Port of Toledo Tonnage Falls 30% in 2015 as Commodities Slump

Toledo-Lucas County Port Authority

A slumping steel industry led to declines in several key commodities across the Port of Toledo’s docks last year that accounted for most of a nearly 30% plunge in cargo tonnage.

Iron ore and coal, the port’s two biggest commodities by weight, both fell by more than 43%, with the former entirely reflecting steel’s woes and the latter hit both by that and declining coal consumption by electric utilities in both the United States and Canada.

Port officials acknowledged those declines Jan. 14 but also highlighted some bright spots in the numbers.

Joe Cappel, vice president of business development for the Toledo-Lucas County Port Authority, said a rebound could be coming in 2016 in the critical general-cargo sector, which includes high-value shipments such as aluminum, machinery and industrial equipment.

Reinstatement of federal tax incentives for wind-power development projects should bring back shipments of wind-turbine components in 2016 that came through the Toledo port earlier this decade, Cappel said.

“Coal and ore may continue to be a bit of a challenge,” but efforts to diversify Toledo’s cargoes will continue, and leads on wind-related traffic and machinery imports for local refineries are both promising, he said.

Betty Sutton, administrator of the federal Saint Lawrence Seaway Development Commission, said declining coal and ore volumes were hardly unique to Toledo, while the local port’s grain performance, lower than in 2014, was better than many others’.

“In 2014, we had a great fall harvest, plus a large carryover from the previous year, which we didn’t have in 2015,” Sutton said.

Also affecting grain in 2015, she said, was a bumper wheat crop in Russia that depressed world prices, causing American exports to drop.

Toledo’s aluminum traffic, Sutton said, supports jobs not only at the port but in the auto industry, and machinery and equipment are also important growth areas.

Those cargoes are not well represented in traffic numbers based on weight, she and Cappel said, but so far officials have yet to devise a better yardstick for measuring their port impacts.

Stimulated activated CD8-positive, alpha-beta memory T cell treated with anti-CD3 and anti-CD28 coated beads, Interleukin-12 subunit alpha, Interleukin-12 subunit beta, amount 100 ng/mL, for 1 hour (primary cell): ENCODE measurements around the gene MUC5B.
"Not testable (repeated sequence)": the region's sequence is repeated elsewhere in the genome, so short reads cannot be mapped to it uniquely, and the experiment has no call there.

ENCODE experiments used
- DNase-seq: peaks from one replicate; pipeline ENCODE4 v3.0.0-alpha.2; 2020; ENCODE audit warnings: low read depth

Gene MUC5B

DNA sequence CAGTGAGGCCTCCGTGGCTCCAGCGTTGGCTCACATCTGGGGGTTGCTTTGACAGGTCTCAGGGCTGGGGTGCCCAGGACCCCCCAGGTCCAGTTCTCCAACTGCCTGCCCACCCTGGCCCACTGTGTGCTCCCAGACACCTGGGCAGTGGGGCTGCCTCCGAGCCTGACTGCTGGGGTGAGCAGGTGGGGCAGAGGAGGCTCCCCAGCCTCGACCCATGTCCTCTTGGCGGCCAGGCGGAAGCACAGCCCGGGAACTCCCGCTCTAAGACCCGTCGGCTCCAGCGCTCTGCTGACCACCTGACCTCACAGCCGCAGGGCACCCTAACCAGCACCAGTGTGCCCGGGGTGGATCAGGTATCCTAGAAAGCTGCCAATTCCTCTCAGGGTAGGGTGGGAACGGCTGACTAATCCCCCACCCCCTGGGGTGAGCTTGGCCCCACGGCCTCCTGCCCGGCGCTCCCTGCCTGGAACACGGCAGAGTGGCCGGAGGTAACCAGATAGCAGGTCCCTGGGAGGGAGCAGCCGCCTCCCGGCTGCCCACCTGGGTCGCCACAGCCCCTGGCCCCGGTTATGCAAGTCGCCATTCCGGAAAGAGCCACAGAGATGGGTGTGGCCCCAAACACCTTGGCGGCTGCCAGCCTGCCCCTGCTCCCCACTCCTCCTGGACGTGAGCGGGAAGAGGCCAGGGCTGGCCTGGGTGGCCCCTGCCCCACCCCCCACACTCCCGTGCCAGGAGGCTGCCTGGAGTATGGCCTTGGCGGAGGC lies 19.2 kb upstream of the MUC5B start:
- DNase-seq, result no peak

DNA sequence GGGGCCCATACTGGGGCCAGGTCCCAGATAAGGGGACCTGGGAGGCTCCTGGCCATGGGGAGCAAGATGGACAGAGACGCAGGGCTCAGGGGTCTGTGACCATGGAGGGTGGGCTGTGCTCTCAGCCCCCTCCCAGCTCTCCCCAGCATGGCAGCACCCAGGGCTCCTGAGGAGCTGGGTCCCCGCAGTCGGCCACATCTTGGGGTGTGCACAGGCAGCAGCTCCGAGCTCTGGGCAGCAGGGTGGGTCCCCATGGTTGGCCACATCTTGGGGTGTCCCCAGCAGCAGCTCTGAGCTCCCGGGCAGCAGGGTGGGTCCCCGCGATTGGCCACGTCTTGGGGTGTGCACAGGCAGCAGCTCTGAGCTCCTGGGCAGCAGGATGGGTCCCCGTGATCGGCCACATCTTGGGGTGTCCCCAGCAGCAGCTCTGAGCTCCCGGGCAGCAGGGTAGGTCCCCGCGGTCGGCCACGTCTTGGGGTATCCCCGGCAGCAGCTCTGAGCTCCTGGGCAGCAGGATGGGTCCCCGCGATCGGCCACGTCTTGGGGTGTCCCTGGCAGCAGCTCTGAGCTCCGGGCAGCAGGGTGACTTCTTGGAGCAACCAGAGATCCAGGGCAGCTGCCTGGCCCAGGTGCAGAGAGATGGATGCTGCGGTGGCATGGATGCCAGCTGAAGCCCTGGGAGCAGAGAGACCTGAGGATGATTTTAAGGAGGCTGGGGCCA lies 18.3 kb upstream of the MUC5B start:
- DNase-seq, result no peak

Dry-bulk traffic, some of it at the port’s growing Ironville Terminal, was the one commodity sector that increased.

Much of Ironville’s 344,000 tons of maritime traffic was railroad ballast stone, Cappel said, but “they’re starting to expand into other bulk materials,” including non-railroad stone and mill scale.

Like the much older Toledo World Industries dock, Ironville is operated on the port authority’s behalf by Midwest Terminals of Toledo International, a stevedore company.

The 3,371,810-ton combined decline of coal and iron ore in 2015 accounted for an overwhelming majority of the Toledo port’s 3,411,347-ton drop in total cargo tonnage, which is a 29.27% decline.

Coal, historically Toledo’s heaviest-volume cargo but second to iron ore in recent years, fell below 2 million tons for the first time since local record-keeping began in 1947.

The 1,920,339 tons of coal through the Presque Isle Dock, which CSX Transportation operates under a lease from the port authority, marked a 45% decline from 2014’s traffic there. The previous record low had been set in 2012.

Cappel said he did not immediately know how coal’s decline broke between utility users, which have been reducing coal-burning capacity in response to both stricter pollution-control regulations and abundant natural-gas supply from fracking, and steelmakers, which suffered from a worldwide glut in 2015.

But steel’s struggles were further demonstrated in the 1.8-million-ton decline at Toledo’s iron-ore dock, also operated by CSX. All of the ore trans-shipped in Toledo goes to AK Steel mills in Ashland, Kentucky, and Middletown, Ohio, and Cappel noted that AK shut down its Ashland furnaces during 2015 and cut production in Middletown.

United States steelmakers have sought federal intervention recently against Chinese steel producers, which they accuse of glutting the world market with subsidized steel following the collapse of a construction boom in their home country.

Declining steel imports from other foreign countries, Cappel said, also contributed to a 35% drop in general and miscellaneous cargo at Toledo’s port last year, but that number would have been even deeper if not for the robust aluminum traffic.

Toledo’s coal business, meanwhile, could get some help in 2016 from railroad facility consolidation.

Norfolk Southern announced late last year that it is closing a coal dock in Ashtabula, Ohio, that it shared with CSX Transportation. Norfolk Southern will shift coal previously unloaded in Ashtabula to a dock in Sandusky, while CSX’s only other Great Lakes coal dock is the Toledo facility.